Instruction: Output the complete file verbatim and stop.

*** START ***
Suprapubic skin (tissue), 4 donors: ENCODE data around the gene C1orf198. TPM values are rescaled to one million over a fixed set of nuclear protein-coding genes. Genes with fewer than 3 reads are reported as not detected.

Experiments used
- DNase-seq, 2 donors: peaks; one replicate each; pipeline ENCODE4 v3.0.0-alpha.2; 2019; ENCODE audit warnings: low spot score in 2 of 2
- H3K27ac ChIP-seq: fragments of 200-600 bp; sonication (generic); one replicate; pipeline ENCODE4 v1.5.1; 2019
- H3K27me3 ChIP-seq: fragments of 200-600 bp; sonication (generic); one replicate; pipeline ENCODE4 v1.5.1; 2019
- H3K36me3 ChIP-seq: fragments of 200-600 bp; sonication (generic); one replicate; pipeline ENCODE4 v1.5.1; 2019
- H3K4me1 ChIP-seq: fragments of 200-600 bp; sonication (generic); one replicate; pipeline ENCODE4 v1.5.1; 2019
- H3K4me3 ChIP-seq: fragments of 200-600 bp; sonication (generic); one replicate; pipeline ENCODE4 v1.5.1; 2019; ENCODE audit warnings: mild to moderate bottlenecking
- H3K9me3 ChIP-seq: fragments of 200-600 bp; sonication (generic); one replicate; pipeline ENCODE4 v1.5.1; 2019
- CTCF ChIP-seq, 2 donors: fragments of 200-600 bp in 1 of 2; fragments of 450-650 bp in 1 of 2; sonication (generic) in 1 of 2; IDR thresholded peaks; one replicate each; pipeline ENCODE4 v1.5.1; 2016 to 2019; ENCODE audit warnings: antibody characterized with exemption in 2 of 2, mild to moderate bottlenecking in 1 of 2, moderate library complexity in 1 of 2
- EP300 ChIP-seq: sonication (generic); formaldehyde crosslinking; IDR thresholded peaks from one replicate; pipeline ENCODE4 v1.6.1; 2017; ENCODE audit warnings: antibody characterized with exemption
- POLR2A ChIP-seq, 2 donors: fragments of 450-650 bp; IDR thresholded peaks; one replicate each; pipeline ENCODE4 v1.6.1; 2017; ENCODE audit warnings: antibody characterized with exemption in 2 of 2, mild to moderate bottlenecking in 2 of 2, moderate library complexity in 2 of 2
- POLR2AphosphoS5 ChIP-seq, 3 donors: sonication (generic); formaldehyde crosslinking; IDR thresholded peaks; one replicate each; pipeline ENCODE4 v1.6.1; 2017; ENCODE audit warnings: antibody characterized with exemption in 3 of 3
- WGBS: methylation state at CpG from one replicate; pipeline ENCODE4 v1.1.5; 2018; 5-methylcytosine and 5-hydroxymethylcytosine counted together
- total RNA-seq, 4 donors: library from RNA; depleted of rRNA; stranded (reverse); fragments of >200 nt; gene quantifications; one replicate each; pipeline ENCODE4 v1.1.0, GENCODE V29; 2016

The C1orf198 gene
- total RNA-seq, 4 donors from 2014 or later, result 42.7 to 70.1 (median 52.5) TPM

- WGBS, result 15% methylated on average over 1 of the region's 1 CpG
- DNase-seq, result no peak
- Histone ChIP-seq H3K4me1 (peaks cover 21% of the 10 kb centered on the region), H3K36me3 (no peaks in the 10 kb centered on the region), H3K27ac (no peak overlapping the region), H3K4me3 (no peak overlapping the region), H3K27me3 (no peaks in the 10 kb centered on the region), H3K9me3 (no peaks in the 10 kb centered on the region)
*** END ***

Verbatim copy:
Suprapubic skin (tissue), 4 donors: ENCODE data around the gene C1orf198. TPM values are rescaled to one million over a fixed set of nuclear protein-coding genes. Genes with fewer than 3 reads are reported as not detected.

Experiments used
- DNase-seq, 2 donors: peaks; one replicate each; pipeline ENCODE4 v3.0.0-alpha.2; 2019; ENCODE audit warnings: low spot score in 2 of 2
- H3K27ac ChIP-seq: fragments of 200-600 bp; sonication (generic); one replicate; pipeline ENCODE4 v1.5.1; 2019
- H3K27me3 ChIP-seq: fragments of 200-600 bp; sonication (generic); one replicate; pipeline ENCODE4 v1.5.1; 2019
- H3K36me3 ChIP-seq: fragments of 200-600 bp; sonication (generic); one replicate; pipeline ENCODE4 v1.5.1; 2019
- H3K4me1 ChIP-seq: fragments of 200-600 bp; sonication (generic); one replicate; pipeline ENCODE4 v1.5.1; 2019
- H3K4me3 ChIP-seq: fragments of 200-600 bp; sonication (generic); one replicate; pipeline ENCODE4 v1.5.1; 2019; ENCODE audit warnings: mild to moderate bottlenecking
- H3K9me3 ChIP-seq: fragments of 200-600 bp; sonication (generic); one replicate; pipeline ENCODE4 v1.5.1; 2019
- CTCF ChIP-seq, 2 donors: fragments of 200-600 bp in 1 of 2; fragments of 450-650 bp in 1 of 2; sonication (generic) in 1 of 2; IDR thresholded peaks; one replicate each; pipeline ENCODE4 v1.5.1; 2016 to 2019; ENCODE audit warnings: antibody characterized with exemption in 2 of 2, mild to moderate bottlenecking in 1 of 2, moderate library complexity in 1 of 2
- EP300 ChIP-seq: sonication (generic); formaldehyde crosslinking; IDR thresholded peaks from one replicate; pipeline ENCODE4 v1.6.1; 2017; ENCODE audit warnings: antibody characterized with exemption
- POLR2A ChIP-seq, 2 donors: fragments of 450-650 bp; IDR thresholded peaks; one replicate each; pipeline ENCODE4 v1.6.1; 2017; ENCODE audit warnings: antibody characterized with exemption in 2 of 2, mild to moderate bottlenecking in 2 of 2, moderate library complexity in 2 of 2
- POLR2AphosphoS5 ChIP-seq, 3 donors: sonication (generic); formaldehyde crosslinking; IDR thresholded peaks; one replicate each; pipeline ENCODE4 v1.6.1; 2017; ENCODE audit warnings: antibody characterized with exemption in 3 of 3
- WGBS: methylation state at CpG from one replicate; pipeline ENCODE4 v1.1.5; 2018; 5-methylcytosine and 5-hydroxymethylcytosine counted together
- total RNA-seq, 4 donors: library from RNA; depleted of rRNA; stranded (reverse); fragments of >200 nt; gene quantifications; one replicate each; pipeline ENCODE4 v1.1.0, GENCODE V29; 2016

The C1orf198 gene
- total RNA-seq, 4 donors from 2014 or later, result 42.7 to 70.1 (median 52.5) TPM

- WGBS, result 15% methylated on average over 1 of the region's 1 CpG
- DNase-seq, result no peak
- Histone ChIP-seq H3K4me1 (peaks cover 21% of the 10 kb centered on the region), H3K36me3 (no peaks in the 10 kb centered on the region), H3K27ac (no peak overlapping the region), H3K4me3 (no peak overlapping the region), H3K27me3 (no peaks in the 10 kb centered on the region), H3K9me3 (no peaks in the 10 kb centered on the region)